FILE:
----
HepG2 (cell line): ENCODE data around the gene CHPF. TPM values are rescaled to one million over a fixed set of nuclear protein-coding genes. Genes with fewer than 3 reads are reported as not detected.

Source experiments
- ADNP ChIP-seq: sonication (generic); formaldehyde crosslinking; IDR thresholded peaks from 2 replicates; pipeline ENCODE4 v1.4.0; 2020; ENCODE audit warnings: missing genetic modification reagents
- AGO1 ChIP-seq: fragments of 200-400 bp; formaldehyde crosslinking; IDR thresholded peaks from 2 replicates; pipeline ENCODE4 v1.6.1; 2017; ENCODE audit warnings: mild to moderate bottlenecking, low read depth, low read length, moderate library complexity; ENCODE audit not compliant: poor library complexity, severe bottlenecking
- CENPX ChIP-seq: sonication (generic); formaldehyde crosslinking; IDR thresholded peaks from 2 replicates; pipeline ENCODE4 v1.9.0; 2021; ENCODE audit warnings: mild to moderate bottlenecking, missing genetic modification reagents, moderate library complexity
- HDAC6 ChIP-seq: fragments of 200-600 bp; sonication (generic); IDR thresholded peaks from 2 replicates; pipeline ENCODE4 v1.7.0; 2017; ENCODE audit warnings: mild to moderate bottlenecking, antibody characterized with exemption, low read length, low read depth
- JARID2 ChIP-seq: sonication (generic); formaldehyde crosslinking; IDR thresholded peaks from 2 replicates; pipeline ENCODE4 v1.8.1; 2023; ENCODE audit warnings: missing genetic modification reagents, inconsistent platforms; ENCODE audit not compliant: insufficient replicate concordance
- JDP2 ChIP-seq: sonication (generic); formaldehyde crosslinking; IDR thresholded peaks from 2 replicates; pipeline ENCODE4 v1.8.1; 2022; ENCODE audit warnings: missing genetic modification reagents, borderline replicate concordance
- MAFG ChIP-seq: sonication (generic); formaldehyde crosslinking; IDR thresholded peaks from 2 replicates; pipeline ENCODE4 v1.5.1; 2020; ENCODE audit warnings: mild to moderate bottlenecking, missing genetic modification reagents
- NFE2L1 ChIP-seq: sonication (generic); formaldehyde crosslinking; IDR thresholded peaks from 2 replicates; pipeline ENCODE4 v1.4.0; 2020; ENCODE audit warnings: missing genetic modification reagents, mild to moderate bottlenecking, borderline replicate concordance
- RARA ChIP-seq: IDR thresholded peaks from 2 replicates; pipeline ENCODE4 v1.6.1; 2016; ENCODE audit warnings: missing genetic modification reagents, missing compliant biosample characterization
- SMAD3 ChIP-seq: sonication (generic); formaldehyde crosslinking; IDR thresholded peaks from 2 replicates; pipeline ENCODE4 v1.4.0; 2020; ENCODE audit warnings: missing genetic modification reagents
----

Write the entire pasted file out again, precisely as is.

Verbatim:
HepG2 (cell line): ENCODE data around the gene CHPF. TPM values are rescaled to one million over a fixed set of nuclear protein-coding genes. Genes with fewer than 3 reads are reported as not detected.

Source experiments
- ADNP ChIP-seq: sonication (generic); formaldehyde crosslinking; IDR thresholded peaks from 2 replicates; pipeline ENCODE4 v1.4.0; 2020; ENCODE audit warnings: missing genetic modification reagents
- AGO1 ChIP-seq: fragments of 200-400 bp; formaldehyde crosslinking; IDR thresholded peaks from 2 replicates; pipeline ENCODE4 v1.6.1; 2017; ENCODE audit warnings: mild to moderate bottlenecking, low read depth, low read length, moderate library complexity; ENCODE audit not compliant: poor library complexity, severe bottlenecking
- CENPX ChIP-seq: sonication (generic); formaldehyde crosslinking; IDR thresholded peaks from 2 replicates; pipeline ENCODE4 v1.9.0; 2021; ENCODE audit warnings: mild to moderate bottlenecking, missing genetic modification reagents, moderate library complexity
- HDAC6 ChIP-seq: fragments of 200-600 bp; sonication (generic); IDR thresholded peaks from 2 replicates; pipeline ENCODE4 v1.7.0; 2017; ENCODE audit warnings: mild to moderate bottlenecking, antibody characterized with exemption, low read length, low read depth
- JARID2 ChIP-seq: sonication (generic); formaldehyde crosslinking; IDR thresholded peaks from 2 replicates; pipeline ENCODE4 v1.8.1; 2023; ENCODE audit warnings: missing genetic modification reagents, inconsistent platforms; ENCODE audit not compliant: insufficient replicate concordance
- JDP2 ChIP-seq: sonication (generic); formaldehyde crosslinking; IDR thresholded peaks from 2 replicates; pipeline ENCODE4 v1.8.1; 2022; ENCODE audit warnings: missing genetic modification reagents, borderline replicate concordance
- MAFG ChIP-seq: sonication (generic); formaldehyde crosslinking; IDR thresholded peaks from 2 replicates; pipeline ENCODE4 v1.5.1; 2020; ENCODE audit warnings: mild to moderate bottlenecking, missing genetic modification reagents
- NFE2L1 ChIP-seq: sonication (generic); formaldehyde crosslinking; IDR thresholded peaks from 2 replicates; pipeline ENCODE4 v1.4.0; 2020; ENCODE audit warnings: missing genetic modification reagents, mild to moderate bottlenecking, borderline replicate concordance
- RARA ChIP-seq: IDR thresholded peaks from 2 replicates; pipeline ENCODE4 v1.6.1; 2016; ENCODE audit warnings: missing genetic modification reagents, missing compliant biosample characterization
- SMAD3 ChIP-seq: sonication (generic); formaldehyde crosslinking; IDR thresholded peaks from 2 replicates; pipeline ENCODE4 v1.4.0; 2020; ENCODE audit warnings: missing genetic modification reagents